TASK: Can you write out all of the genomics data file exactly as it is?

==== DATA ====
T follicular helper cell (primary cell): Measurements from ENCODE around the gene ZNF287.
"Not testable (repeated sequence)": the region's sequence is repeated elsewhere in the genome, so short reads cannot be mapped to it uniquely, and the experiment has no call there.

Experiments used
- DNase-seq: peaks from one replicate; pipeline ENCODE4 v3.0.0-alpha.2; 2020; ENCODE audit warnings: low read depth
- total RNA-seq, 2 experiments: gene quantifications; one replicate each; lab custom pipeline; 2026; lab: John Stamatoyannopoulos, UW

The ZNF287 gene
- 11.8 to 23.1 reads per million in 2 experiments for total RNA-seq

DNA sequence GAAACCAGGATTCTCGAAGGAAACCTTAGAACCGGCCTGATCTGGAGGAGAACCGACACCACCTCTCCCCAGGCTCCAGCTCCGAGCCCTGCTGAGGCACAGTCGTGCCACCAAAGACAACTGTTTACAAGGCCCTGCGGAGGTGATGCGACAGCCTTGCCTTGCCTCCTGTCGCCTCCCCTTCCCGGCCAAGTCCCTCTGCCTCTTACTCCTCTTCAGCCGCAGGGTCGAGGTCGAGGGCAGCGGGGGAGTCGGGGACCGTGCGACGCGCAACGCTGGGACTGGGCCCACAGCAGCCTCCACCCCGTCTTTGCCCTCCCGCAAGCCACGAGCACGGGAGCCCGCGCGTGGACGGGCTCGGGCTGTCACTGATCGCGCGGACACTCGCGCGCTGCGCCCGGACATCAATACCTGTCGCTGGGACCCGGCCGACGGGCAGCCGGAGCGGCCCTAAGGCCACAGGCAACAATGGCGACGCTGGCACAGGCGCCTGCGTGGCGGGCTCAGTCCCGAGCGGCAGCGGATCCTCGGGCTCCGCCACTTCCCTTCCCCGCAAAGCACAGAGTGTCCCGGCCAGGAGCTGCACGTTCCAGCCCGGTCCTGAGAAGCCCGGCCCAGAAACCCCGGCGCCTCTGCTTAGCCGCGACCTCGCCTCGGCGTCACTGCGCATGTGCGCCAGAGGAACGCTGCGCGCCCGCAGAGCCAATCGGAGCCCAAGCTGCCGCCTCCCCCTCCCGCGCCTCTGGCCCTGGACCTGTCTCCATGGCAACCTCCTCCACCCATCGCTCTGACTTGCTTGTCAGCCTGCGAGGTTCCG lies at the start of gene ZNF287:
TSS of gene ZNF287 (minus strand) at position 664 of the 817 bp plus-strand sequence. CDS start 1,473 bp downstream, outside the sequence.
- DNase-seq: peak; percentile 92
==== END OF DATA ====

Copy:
T follicular helper cell (primary cell): Measurements from ENCODE around the gene ZNF287.
"Not testable (repeated sequence)": the region's sequence is repeated elsewhere in the genome, so short reads cannot be mapped to it uniquely, and the experiment has no call there.

Experiments used
- DNase-seq: peaks from one replicate; pipeline ENCODE4 v3.0.0-alpha.2; 2020; ENCODE audit warnings: low read depth
- total RNA-seq, 2 experiments: gene quantifications; one replicate each; lab custom pipeline; 2026; lab: John Stamatoyannopoulos, UW

The ZNF287 gene
- 11.8 to 23.1 reads per million in 2 experiments for total RNA-seq

DNA sequence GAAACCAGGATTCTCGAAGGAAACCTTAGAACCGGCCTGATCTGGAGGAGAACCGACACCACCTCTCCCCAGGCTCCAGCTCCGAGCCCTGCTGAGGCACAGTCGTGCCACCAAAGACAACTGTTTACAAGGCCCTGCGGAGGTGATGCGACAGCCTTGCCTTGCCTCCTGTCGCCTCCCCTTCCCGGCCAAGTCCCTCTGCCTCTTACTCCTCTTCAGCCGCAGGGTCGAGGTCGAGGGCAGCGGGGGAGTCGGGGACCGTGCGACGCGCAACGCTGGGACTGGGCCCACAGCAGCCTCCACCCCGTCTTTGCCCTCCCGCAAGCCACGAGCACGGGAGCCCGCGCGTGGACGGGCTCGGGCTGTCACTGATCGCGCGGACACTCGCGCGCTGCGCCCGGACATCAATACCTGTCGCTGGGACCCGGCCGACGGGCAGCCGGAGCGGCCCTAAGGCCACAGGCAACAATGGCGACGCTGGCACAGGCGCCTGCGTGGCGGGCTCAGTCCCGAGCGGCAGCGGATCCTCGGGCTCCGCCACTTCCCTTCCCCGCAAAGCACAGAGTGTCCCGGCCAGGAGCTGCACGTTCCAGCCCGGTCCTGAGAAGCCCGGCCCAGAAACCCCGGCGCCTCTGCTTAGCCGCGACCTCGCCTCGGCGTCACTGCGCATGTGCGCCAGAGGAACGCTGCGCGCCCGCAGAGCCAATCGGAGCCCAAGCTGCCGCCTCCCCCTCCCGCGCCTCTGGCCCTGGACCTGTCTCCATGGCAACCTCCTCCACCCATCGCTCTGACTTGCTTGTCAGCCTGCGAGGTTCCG lies at the start of gene ZNF287:
TSS of gene ZNF287 (minus strand) at position 664 of the 817 bp plus-strand sequence. CDS start 1,473 bp downstream, outside the sequence.
- DNase-seq: peak; percentile 92